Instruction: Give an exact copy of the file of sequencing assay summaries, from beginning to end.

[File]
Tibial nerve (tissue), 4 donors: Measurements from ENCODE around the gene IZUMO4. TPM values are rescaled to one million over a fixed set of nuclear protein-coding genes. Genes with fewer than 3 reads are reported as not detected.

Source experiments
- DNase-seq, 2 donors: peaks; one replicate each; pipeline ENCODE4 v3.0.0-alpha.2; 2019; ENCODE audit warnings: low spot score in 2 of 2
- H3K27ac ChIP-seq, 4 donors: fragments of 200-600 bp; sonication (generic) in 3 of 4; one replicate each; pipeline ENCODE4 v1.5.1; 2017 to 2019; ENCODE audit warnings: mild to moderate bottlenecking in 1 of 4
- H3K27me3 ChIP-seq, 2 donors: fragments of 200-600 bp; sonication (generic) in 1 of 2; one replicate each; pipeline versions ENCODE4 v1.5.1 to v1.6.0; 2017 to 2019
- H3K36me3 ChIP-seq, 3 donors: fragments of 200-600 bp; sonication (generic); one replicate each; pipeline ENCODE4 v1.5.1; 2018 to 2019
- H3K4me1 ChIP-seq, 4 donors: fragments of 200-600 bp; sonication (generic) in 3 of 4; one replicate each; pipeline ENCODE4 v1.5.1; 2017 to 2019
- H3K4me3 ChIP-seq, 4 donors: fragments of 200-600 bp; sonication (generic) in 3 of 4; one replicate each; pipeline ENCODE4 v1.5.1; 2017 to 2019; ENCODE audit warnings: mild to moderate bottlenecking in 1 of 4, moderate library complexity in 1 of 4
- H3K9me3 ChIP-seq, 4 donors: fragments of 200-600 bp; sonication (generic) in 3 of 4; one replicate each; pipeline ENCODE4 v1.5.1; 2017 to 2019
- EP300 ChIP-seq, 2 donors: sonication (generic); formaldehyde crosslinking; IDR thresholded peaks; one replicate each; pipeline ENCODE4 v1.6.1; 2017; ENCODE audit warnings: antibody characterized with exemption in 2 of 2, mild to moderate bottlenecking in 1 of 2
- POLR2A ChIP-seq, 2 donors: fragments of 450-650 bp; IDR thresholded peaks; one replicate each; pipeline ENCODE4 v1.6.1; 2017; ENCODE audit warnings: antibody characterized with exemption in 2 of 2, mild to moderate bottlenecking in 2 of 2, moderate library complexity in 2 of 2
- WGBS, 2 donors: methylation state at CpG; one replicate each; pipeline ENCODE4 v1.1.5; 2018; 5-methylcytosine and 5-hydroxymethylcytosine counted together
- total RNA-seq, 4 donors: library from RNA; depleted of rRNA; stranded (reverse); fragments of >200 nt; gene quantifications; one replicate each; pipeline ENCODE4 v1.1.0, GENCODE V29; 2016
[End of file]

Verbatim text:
Tibial nerve (tissue), 4 donors: Measurements from ENCODE around the gene IZUMO4. TPM values are rescaled to one million over a fixed set of nuclear protein-coding genes. Genes with fewer than 3 reads are reported as not detected.

Source experiments
- DNase-seq, 2 donors: peaks; one replicate each; pipeline ENCODE4 v3.0.0-alpha.2; 2019; ENCODE audit warnings: low spot score in 2 of 2
- H3K27ac ChIP-seq, 4 donors: fragments of 200-600 bp; sonication (generic) in 3 of 4; one replicate each; pipeline ENCODE4 v1.5.1; 2017 to 2019; ENCODE audit warnings: mild to moderate bottlenecking in 1 of 4
- H3K27me3 ChIP-seq, 2 donors: fragments of 200-600 bp; sonication (generic) in 1 of 2; one replicate each; pipeline versions ENCODE4 v1.5.1 to v1.6.0; 2017 to 2019
- H3K36me3 ChIP-seq, 3 donors: fragments of 200-600 bp; sonication (generic); one replicate each; pipeline ENCODE4 v1.5.1; 2018 to 2019
- H3K4me1 ChIP-seq, 4 donors: fragments of 200-600 bp; sonication (generic) in 3 of 4; one replicate each; pipeline ENCODE4 v1.5.1; 2017 to 2019
- H3K4me3 ChIP-seq, 4 donors: fragments of 200-600 bp; sonication (generic) in 3 of 4; one replicate each; pipeline ENCODE4 v1.5.1; 2017 to 2019; ENCODE audit warnings: mild to moderate bottlenecking in 1 of 4, moderate library complexity in 1 of 4
- H3K9me3 ChIP-seq, 4 donors: fragments of 200-600 bp; sonication (generic) in 3 of 4; one replicate each; pipeline ENCODE4 v1.5.1; 2017 to 2019
- EP300 ChIP-seq, 2 donors: sonication (generic); formaldehyde crosslinking; IDR thresholded peaks; one replicate each; pipeline ENCODE4 v1.6.1; 2017; ENCODE audit warnings: antibody characterized with exemption in 2 of 2, mild to moderate bottlenecking in 1 of 2
- POLR2A ChIP-seq, 2 donors: fragments of 450-650 bp; IDR thresholded peaks; one replicate each; pipeline ENCODE4 v1.6.1; 2017; ENCODE audit warnings: antibody characterized with exemption in 2 of 2, mild to moderate bottlenecking in 2 of 2, moderate library complexity in 2 of 2
- WGBS, 2 donors: methylation state at CpG; one replicate each; pipeline ENCODE4 v1.1.5; 2018; 5-methylcytosine and 5-hydroxymethylcytosine counted together
- total RNA-seq, 4 donors: library from RNA; depleted of rRNA; stranded (reverse); fragments of >200 nt; gene quantifications; one replicate each; pipeline ENCODE4 v1.1.0, GENCODE V29; 2016